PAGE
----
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When Life Gives You Parkinson’s podcast: Sharing stories and searching for sleep

The most common sleep-related issue for people with Parkinson’s is sleep fragmentation.
The most common sleep-related issue for people with Parkinson’s is sleep fragmentation. Getty Images

In June, I will be travelling to Kyoto, Japan for the fifth World Parkinson Congress (WPC). WPC is a global Parkinson’s event that opens its doors to all members of the Parkinson’s community, from neurologists and researchers to those living with the disease. Since my diagnosis in August 2017, I’ve launched the podcast When Life Gives You Parkinson’s. As an extension of that podcast, I have teamed up with the World Parkinson Coalition to help preview WPC 2019. 

In this episode of When Life Gives You Parkinson’s, we connect with Dr. Aleksandar Videnovic, a neurologist specializing in movement disorders and sleep medicine at Massachusetts General Hospital and Harvard Medical School. Videnovic will be speaking at WPC and hosting a roundtable focused on tips and tricks to managing sleep disorders in Parkinson’s. This link will take you to the full program schedule. The first tip Videnovic shares is to report poor sleep to your neurologist and general practitioner. He says sleep disorders are widely under-reported.

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READ MORE: When Life Gives You Parkinson’s: The Search for Sleep — A Virgin Voyage with Cannabis Oil

The most common issue for people with Parkinson’s is sleep fragmentation. It’s a Parkinson’s-specific insomnia that makes it difficult to stay asleep through the night. Videnovic preaches the importance of a good night’s sleep.

“We need sleep to reset our system. We need sleep to consolidate our memories, and even more recently, it has been discovered that sleep is the stage during which toxic metabolites get eliminated from our brain and from our nerve cells,” he explained.

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If that toxic waste is not expelled from our brain, Videnovic notes it can cause negative effects on a person’s performance, safety and alertness and exacerbate symptoms of Parkinson’s disease or keep Parkinson’s medications from working effectively.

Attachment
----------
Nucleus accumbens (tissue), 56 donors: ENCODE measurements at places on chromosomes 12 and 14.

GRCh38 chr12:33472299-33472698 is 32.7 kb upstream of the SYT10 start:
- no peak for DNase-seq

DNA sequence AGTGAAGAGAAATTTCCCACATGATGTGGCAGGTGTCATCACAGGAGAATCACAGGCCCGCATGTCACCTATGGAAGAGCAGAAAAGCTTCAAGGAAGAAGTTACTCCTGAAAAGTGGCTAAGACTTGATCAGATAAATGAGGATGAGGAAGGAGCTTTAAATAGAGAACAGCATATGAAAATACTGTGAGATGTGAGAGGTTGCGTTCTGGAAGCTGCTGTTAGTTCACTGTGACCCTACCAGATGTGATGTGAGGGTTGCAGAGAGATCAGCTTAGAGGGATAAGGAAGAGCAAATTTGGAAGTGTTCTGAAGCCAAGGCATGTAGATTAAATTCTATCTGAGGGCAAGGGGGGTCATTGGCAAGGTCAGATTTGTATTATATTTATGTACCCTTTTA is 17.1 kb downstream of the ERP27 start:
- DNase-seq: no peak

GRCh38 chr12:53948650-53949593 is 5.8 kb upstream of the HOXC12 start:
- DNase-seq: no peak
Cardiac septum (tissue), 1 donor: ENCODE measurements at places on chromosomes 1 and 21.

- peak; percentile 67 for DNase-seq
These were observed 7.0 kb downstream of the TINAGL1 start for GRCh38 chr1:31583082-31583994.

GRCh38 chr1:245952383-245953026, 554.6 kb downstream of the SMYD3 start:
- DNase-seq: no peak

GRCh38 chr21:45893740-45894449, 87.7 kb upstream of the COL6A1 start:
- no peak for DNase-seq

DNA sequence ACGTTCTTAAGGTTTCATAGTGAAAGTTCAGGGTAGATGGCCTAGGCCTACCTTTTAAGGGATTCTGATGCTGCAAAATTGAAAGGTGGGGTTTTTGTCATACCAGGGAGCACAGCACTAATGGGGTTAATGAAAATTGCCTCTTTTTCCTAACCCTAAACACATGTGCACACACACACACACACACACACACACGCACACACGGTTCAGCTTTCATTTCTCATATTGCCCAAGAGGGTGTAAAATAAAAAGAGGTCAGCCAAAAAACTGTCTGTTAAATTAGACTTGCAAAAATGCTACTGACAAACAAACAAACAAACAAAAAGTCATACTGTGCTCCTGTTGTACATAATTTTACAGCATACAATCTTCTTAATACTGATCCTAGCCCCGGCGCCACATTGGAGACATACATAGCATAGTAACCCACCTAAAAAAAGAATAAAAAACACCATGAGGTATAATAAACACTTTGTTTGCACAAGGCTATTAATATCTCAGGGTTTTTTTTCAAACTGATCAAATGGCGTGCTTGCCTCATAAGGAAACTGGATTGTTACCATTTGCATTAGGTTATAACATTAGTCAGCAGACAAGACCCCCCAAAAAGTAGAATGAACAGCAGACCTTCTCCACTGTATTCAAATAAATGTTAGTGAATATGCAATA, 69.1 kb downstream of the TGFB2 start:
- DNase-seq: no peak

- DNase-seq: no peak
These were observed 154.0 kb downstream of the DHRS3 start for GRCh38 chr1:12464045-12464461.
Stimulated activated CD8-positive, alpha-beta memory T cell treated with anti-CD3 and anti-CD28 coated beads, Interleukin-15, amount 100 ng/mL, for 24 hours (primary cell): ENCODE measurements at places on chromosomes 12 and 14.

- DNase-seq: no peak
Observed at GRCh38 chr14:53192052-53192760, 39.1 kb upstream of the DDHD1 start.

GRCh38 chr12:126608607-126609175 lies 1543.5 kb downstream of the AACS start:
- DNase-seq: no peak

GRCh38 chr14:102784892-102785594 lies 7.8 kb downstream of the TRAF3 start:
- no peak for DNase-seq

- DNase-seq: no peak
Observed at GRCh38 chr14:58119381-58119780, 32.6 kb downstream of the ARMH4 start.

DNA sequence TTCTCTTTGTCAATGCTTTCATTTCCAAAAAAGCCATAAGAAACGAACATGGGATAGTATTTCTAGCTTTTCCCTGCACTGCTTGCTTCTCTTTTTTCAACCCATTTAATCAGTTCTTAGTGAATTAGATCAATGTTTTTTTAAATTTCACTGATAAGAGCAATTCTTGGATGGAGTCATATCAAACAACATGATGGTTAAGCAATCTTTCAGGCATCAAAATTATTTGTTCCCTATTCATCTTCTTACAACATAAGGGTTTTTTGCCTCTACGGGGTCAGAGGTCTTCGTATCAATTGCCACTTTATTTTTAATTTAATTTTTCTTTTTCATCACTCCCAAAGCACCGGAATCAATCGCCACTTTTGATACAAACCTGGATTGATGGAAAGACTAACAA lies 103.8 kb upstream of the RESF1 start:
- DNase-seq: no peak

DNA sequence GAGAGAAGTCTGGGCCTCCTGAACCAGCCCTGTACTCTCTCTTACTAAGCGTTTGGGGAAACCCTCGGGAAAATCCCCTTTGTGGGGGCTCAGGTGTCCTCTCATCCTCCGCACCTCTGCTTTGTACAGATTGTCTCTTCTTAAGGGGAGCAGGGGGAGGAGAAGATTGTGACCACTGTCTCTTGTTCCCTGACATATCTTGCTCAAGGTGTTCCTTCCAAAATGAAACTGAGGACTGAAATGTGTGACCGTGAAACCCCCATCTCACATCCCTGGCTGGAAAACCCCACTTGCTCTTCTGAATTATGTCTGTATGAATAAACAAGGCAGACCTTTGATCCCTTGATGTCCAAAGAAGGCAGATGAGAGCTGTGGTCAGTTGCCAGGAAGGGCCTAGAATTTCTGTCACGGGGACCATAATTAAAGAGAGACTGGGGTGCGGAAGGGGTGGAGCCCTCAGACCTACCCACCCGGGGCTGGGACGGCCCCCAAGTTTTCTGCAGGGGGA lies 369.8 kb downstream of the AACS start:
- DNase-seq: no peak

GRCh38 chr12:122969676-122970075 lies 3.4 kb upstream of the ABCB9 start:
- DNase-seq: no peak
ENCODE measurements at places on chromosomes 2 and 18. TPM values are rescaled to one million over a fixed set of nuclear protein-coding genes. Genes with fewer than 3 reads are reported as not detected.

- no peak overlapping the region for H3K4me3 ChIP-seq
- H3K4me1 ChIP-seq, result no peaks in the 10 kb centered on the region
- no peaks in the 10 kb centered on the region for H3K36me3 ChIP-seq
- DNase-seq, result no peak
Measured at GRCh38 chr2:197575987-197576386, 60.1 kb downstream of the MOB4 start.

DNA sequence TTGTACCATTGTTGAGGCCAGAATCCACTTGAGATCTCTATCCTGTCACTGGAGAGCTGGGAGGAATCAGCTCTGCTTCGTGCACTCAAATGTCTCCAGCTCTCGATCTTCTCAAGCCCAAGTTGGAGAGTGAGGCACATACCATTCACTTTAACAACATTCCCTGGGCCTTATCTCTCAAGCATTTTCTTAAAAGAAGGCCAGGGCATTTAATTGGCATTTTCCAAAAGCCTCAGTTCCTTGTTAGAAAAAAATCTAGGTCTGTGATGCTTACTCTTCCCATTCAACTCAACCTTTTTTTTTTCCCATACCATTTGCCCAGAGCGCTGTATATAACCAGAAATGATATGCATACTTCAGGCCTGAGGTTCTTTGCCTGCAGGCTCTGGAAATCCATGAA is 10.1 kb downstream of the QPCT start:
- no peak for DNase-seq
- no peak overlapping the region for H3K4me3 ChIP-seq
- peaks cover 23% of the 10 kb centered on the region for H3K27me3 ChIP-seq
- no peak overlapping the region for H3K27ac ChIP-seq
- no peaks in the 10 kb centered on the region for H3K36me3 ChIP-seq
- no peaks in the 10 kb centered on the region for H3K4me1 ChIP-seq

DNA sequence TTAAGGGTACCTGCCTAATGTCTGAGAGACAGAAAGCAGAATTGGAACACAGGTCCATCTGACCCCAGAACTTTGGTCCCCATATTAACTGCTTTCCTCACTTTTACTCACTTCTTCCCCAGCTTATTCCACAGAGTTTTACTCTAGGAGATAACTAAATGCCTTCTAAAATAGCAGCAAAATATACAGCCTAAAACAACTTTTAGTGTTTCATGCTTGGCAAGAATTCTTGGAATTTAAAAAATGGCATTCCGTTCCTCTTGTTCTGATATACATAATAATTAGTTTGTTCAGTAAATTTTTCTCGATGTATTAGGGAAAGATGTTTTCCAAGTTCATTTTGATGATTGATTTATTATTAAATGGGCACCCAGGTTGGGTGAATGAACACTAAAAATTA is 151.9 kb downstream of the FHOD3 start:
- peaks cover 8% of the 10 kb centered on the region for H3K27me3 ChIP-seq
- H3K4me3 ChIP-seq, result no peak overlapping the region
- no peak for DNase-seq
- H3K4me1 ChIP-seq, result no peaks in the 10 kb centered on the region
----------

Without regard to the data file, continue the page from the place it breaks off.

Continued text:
READ MORE: Super Awesome Science Show: Disturbed Sleep

During each episode of the WPC 2019 podcast, I’m also going to check in with James Heron, executive director of the Japanese Canadian Cultural Centre, to teach us a new word or phrase and help us better understand the culture so we can avoid embarrassing ourselves or offending our hosts. This episode, Heron explains that Japanese people deal in a lot of ambiguity. It is difficult at times to draw out opinions or get a definitive yes or no answer.

Culturally, Heron says this is tied to the important and fundamental Japanese concept of harmony or “wa.” The word wa is often used in the Japanese language to give a connotation of something’s Japanese-ness. For instance, washoku is Japanese food, and wafuku is Japanese clothing. You can Google the words to hear their proper pronunciation.

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READ MORE: Japan’s new imperial era will be called Reiwa, government announces

Lastly, April is Parkinson’s Awareness Month. One way you can help spread the word about Parkinson’s is to share your story with family, friends, colleagues, Facebook communities or local events sponsored by Parkinson’s support organizations.

If you’re not ready to share your own story, you can share this podcast. The more we tell our stories, the more awareness we generate around Parkinson’s and the easier it is to raise money for research that hopefully, one day, leads to a cure.

Follow me, Larry Gifford:

Twitter: @ParkinsonsPod

Facebook: Facebook.com/ParkinsonsPod

Instagram: @parkinsonspod

For more information on the World Parkinson Congress, head to www.WPC2019.org.

Facebook: Facebook.com/WorldPDCongress/

Twitter: @WorldPDCongress

YouTube: WorldPDcongress

Instagram: @worldpdcongress

Thank you to:

The 12 WPC2019 Video Finalists

Dr. Aleksandar Videnovic, a neurologist specializing in movement disorders and sleep medicine at Massachusetts General Hospital and Harvard Medical School

James Heron, executive director of the Japanese Canadian Cultural Centre

If you have a comment or question about the podcast, you can email us at parkinsonspod@curiouscast.ca.

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When Life Gives You Parkinson’s was selected as one of Apple’s best podcasts of 2018

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  • Click the name of an episode from the list below to listen.
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